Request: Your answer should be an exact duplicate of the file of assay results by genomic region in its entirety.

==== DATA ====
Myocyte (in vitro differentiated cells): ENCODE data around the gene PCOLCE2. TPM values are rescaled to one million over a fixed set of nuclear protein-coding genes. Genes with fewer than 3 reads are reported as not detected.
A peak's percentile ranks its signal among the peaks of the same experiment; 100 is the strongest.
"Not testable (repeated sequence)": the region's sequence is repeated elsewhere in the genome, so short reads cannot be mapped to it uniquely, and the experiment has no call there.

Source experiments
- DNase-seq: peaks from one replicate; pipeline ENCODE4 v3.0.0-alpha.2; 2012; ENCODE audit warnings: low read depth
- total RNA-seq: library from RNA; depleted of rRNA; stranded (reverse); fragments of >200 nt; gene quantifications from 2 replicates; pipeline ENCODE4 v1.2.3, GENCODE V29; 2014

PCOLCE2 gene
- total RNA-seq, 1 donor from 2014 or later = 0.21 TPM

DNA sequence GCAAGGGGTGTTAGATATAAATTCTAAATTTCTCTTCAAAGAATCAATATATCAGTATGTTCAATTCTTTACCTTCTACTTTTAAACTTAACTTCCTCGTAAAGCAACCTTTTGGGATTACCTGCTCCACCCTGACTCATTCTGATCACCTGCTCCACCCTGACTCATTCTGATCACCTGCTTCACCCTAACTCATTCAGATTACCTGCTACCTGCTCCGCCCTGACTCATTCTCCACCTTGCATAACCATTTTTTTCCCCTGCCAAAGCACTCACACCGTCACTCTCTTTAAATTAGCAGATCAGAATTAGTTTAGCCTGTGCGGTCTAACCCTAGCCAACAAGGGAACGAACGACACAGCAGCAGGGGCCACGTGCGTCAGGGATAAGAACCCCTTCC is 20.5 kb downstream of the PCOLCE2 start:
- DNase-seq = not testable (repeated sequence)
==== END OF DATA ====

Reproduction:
Myocyte (in vitro differentiated cells): ENCODE data around the gene PCOLCE2. TPM values are rescaled to one million over a fixed set of nuclear protein-coding genes. Genes with fewer than 3 reads are reported as not detected.
A peak's percentile ranks its signal among the peaks of the same experiment; 100 is the strongest.
"Not testable (repeated sequence)": the region's sequence is repeated elsewhere in the genome, so short reads cannot be mapped to it uniquely, and the experiment has no call there.

Source experiments
- DNase-seq: peaks from one replicate; pipeline ENCODE4 v3.0.0-alpha.2; 2012; ENCODE audit warnings: low read depth
- total RNA-seq: library from RNA; depleted of rRNA; stranded (reverse); fragments of >200 nt; gene quantifications from 2 replicates; pipeline ENCODE4 v1.2.3, GENCODE V29; 2014

PCOLCE2 gene
- total RNA-seq, 1 donor from 2014 or later = 0.21 TPM

DNA sequence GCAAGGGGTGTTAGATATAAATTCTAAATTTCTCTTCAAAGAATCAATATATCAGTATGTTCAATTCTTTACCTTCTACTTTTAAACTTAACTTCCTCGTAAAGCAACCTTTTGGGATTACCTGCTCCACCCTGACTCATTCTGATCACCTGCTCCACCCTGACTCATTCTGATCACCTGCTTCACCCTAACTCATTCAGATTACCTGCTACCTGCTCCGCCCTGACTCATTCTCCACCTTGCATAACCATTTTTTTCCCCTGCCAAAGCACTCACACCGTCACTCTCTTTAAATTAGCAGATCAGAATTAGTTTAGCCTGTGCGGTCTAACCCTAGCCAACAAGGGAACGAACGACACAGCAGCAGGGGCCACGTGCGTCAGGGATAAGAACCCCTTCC is 20.5 kb downstream of the PCOLCE2 start:
- DNase-seq = not testable (repeated sequence)